Commissioner Plouffe's letter to the Honourable Daryl Kramp
March 6, 2015
The Honourable Daryl Kramp
Standing Committee on Public Safety and National Security
Dear Mr. Kramp:
I am writing with respect to Bill C-51, Part 1, Security of Canada Information Sharing Act, which allows the sharing of information among Government of Canada institutions for national security purposes. Following my reading of the Bill, I question why the existing security and intelligence review bodies are not included in this proposed legislation.
My office is responsible for reviewing the activities of the Communications Security Establishment (CSE). The legislation that authorizes my activity is different from the legislation that authorizes the two other review bodies, the Security Intelligence Review Committee (SIRC), responsible for reviewing the activities of the Canadian Security Intelligence Service (CSIS) and the Civilian Review and Complaints Commission (CRCC) for the RCMP. CSE, CSIS and the RCMP are also subject to different legislation but are authorized by their respective laws to co-operate, and share information. However, there is no equivalent explicit authority for my office to co-operate and share with SIRC and the CRCC.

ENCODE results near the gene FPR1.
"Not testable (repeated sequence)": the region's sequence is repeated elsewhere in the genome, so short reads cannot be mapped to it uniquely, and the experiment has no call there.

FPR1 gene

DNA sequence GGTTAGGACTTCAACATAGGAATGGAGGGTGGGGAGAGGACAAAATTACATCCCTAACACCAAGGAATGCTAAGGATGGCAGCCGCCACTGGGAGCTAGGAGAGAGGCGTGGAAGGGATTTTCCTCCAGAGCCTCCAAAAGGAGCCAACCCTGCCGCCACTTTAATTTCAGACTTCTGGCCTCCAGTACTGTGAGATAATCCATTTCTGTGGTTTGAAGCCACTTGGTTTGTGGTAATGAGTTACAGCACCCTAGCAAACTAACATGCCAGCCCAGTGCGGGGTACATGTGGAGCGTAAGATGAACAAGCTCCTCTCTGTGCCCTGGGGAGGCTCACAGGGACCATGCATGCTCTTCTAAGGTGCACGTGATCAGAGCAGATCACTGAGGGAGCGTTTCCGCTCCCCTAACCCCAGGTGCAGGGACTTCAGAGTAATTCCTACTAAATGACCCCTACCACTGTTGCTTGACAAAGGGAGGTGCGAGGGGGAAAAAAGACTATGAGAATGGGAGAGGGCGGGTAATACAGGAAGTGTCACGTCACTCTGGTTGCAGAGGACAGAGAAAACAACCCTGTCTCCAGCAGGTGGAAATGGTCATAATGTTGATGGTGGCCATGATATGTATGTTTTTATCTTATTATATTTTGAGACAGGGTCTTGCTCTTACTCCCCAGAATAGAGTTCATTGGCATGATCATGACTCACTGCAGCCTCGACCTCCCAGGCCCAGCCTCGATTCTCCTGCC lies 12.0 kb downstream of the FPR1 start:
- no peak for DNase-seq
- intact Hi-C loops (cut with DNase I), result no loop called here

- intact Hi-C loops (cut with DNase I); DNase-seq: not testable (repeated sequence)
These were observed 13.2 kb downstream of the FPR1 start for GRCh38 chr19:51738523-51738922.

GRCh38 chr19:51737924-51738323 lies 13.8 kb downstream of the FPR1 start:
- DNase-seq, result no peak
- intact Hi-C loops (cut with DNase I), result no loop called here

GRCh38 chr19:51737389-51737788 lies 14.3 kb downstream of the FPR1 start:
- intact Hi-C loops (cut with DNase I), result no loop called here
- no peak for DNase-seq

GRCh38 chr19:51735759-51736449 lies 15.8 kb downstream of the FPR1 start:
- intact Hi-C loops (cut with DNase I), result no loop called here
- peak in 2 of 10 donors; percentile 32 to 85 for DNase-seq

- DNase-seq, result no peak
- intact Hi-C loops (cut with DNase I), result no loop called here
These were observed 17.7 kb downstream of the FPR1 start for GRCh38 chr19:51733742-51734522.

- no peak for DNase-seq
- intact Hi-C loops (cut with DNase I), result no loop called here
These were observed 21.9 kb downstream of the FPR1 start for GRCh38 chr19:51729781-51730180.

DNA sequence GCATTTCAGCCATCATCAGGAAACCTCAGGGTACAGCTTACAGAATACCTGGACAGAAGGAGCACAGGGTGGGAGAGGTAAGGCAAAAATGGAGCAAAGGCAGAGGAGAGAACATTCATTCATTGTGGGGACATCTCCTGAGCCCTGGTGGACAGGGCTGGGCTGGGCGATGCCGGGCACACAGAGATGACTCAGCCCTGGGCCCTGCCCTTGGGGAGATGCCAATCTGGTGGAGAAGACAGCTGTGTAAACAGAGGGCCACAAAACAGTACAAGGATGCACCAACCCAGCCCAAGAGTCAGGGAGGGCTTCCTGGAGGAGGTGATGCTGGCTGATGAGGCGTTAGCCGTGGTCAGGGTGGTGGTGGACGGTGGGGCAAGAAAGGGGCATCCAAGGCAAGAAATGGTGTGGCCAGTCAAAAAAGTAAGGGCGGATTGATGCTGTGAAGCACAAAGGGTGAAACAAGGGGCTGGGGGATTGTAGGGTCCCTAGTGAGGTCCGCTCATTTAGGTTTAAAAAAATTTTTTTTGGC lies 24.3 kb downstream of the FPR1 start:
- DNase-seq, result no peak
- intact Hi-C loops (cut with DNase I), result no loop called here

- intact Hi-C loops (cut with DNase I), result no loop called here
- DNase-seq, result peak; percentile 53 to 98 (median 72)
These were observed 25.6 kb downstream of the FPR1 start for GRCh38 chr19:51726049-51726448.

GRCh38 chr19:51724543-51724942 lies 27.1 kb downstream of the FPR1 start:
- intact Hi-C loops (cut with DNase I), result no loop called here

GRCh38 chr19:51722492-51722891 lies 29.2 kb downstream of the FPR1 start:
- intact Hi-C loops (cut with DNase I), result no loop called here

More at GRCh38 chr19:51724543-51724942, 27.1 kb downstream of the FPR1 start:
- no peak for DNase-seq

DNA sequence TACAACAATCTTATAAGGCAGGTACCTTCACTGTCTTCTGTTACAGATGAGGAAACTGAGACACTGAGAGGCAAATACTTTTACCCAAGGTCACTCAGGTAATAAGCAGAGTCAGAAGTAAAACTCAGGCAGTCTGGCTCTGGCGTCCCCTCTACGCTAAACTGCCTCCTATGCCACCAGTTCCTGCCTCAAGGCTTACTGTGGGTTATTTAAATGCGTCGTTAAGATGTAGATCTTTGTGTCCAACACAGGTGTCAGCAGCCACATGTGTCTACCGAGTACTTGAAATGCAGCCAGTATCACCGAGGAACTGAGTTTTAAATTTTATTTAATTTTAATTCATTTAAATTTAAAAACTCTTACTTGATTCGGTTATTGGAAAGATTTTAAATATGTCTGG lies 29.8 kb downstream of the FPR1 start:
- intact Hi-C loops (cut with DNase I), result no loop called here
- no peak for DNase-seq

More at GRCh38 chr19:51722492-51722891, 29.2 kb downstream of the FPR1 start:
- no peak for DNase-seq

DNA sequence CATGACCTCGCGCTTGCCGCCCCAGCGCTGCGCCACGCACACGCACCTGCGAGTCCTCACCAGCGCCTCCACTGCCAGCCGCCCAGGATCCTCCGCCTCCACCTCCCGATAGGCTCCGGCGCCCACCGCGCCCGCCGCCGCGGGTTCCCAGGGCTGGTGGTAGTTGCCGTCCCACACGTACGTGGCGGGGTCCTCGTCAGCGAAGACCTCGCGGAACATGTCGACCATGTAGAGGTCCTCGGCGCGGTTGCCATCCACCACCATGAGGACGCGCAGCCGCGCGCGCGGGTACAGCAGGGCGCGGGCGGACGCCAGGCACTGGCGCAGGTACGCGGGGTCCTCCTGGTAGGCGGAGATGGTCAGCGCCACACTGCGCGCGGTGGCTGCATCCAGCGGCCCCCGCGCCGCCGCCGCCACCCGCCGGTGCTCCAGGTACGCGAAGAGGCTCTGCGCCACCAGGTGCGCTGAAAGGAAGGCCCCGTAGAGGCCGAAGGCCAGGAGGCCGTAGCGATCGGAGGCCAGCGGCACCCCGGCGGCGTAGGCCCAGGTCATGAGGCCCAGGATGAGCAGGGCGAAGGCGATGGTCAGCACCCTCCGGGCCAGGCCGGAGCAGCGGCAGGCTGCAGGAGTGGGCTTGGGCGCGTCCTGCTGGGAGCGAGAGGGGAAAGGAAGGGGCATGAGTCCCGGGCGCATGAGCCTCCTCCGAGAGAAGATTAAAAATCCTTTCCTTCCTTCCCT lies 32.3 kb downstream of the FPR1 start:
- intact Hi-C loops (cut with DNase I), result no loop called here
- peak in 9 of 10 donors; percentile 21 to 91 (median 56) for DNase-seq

As I stated in my public annual report, tabled in Parliament last August, and as my predecessor also stated, there is a limited amount of co-operation that can occur among the review bodies within existing legislative mandates. However, an explicit authority to co-operate and share information would strengthen review capacity and effectiveness. This authority becomes that much more important in the evolving context of ever greater co-operation between the intelligence and security agencies.
Sharing of information among the existing review bodies would allow one to alert another as to what information was being shared, to follow the trail of that information and to ensure that the sharing of information complied with the law and that the privacy of Canadians was protected.
On a separate but nonetheless related issue, permit me to make an additional point.
I regret that an opportunity has not been seized to introduce amendments to the National Defence Act to eliminate ambiguities that were long ago identified by my predecessors. Eliminating these ambiguities seeks to clarify key terms in CSE's legislated authority and resolve legal interpretation issues.
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